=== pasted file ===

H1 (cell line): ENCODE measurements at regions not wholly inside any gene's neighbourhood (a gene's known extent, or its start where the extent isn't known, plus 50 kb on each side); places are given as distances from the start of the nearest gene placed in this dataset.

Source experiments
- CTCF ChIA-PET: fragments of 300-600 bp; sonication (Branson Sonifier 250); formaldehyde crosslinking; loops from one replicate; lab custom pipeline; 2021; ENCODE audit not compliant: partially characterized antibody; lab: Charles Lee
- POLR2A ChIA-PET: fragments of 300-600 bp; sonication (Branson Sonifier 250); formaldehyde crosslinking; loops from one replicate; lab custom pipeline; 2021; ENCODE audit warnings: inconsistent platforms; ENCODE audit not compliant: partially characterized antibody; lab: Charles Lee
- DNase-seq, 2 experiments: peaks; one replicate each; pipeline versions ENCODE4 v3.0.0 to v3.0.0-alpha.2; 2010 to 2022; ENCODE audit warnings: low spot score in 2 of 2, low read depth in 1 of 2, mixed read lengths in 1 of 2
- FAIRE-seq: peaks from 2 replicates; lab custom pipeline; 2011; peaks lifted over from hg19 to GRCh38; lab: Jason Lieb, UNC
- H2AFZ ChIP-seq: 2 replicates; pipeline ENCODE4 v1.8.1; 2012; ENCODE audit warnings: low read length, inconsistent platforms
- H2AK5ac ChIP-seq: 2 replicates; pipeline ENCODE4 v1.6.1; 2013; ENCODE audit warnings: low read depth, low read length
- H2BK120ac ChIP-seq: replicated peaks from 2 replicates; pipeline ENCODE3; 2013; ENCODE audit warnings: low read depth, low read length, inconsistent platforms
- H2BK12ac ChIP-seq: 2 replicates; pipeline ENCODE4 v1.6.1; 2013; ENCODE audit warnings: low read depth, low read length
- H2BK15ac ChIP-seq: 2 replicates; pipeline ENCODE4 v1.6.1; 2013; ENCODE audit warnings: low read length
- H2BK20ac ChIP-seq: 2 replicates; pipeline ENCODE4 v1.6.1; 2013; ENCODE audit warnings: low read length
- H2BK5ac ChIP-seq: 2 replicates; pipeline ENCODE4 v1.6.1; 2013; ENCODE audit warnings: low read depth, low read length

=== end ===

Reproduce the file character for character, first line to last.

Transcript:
H1 (cell line): ENCODE measurements at regions not wholly inside any gene's neighbourhood (a gene's known extent, or its start where the extent isn't known, plus 50 kb on each side); places are given as distances from the start of the nearest gene placed in this dataset.

Source experiments
- CTCF ChIA-PET: fragments of 300-600 bp; sonication (Branson Sonifier 250); formaldehyde crosslinking; loops from one replicate; lab custom pipeline; 2021; ENCODE audit not compliant: partially characterized antibody; lab: Charles Lee
- POLR2A ChIA-PET: fragments of 300-600 bp; sonication (Branson Sonifier 250); formaldehyde crosslinking; loops from one replicate; lab custom pipeline; 2021; ENCODE audit warnings: inconsistent platforms; ENCODE audit not compliant: partially characterized antibody; lab: Charles Lee
- DNase-seq, 2 experiments: peaks; one replicate each; pipeline versions ENCODE4 v3.0.0 to v3.0.0-alpha.2; 2010 to 2022; ENCODE audit warnings: low spot score in 2 of 2, low read depth in 1 of 2, mixed read lengths in 1 of 2
- FAIRE-seq: peaks from 2 replicates; lab custom pipeline; 2011; peaks lifted over from hg19 to GRCh38; lab: Jason Lieb, UNC
- H2AFZ ChIP-seq: 2 replicates; pipeline ENCODE4 v1.8.1; 2012; ENCODE audit warnings: low read length, inconsistent platforms
- H2AK5ac ChIP-seq: 2 replicates; pipeline ENCODE4 v1.6.1; 2013; ENCODE audit warnings: low read depth, low read length
- H2BK120ac ChIP-seq: replicated peaks from 2 replicates; pipeline ENCODE3; 2013; ENCODE audit warnings: low read depth, low read length, inconsistent platforms
- H2BK12ac ChIP-seq: 2 replicates; pipeline ENCODE4 v1.6.1; 2013; ENCODE audit warnings: low read depth, low read length
- H2BK15ac ChIP-seq: 2 replicates; pipeline ENCODE4 v1.6.1; 2013; ENCODE audit warnings: low read length
- H2BK20ac ChIP-seq: 2 replicates; pipeline ENCODE4 v1.6.1; 2013; ENCODE audit warnings: low read length
- H2BK5ac ChIP-seq: 2 replicates; pipeline ENCODE4 v1.6.1; 2013; ENCODE audit warnings: low read depth, low read length